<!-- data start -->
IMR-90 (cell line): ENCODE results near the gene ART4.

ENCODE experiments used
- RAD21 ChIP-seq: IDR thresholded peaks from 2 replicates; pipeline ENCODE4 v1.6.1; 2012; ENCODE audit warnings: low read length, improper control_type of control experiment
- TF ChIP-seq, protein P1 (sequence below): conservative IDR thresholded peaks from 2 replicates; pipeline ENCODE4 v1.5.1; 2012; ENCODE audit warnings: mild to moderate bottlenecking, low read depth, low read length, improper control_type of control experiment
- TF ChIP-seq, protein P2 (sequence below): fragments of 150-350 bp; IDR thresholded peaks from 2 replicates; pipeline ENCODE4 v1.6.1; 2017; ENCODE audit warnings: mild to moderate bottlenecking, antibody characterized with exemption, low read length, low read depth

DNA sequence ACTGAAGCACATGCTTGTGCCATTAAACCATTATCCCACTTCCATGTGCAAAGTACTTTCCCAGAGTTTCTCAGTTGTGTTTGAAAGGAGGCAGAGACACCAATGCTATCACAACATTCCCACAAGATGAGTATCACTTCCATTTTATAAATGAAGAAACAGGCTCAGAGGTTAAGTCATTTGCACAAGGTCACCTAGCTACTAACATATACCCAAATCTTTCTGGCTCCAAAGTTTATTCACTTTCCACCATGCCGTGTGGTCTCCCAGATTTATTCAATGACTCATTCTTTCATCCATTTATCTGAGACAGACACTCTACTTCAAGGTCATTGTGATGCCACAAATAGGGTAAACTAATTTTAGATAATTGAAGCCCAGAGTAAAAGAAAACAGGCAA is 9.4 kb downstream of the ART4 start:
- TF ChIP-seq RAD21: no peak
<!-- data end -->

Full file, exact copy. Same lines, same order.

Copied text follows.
IMR-90 (cell line): ENCODE results near the gene ART4.

ENCODE experiments used
- RAD21 ChIP-seq: IDR thresholded peaks from 2 replicates; pipeline ENCODE4 v1.6.1; 2012; ENCODE audit warnings: low read length, improper control_type of control experiment
- TF ChIP-seq, protein P1 (sequence below): conservative IDR thresholded peaks from 2 replicates; pipeline ENCODE4 v1.5.1; 2012; ENCODE audit warnings: mild to moderate bottlenecking, low read depth, low read length, improper control_type of control experiment
- TF ChIP-seq, protein P2 (sequence below): fragments of 150-350 bp; IDR thresholded peaks from 2 replicates; pipeline ENCODE4 v1.6.1; 2017; ENCODE audit warnings: mild to moderate bottlenecking, antibody characterized with exemption, low read length, low read depth

DNA sequence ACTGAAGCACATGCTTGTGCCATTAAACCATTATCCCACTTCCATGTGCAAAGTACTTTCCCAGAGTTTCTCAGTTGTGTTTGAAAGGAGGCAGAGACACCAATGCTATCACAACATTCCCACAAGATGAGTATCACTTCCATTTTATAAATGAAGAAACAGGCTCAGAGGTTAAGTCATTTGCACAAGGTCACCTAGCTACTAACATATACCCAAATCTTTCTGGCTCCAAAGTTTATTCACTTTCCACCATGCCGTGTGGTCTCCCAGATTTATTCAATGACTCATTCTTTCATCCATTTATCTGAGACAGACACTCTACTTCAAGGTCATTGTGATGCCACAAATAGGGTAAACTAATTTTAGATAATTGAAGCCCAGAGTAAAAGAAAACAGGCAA is 9.4 kb downstream of the ART4 start:
- TF ChIP-seq RAD21: no peak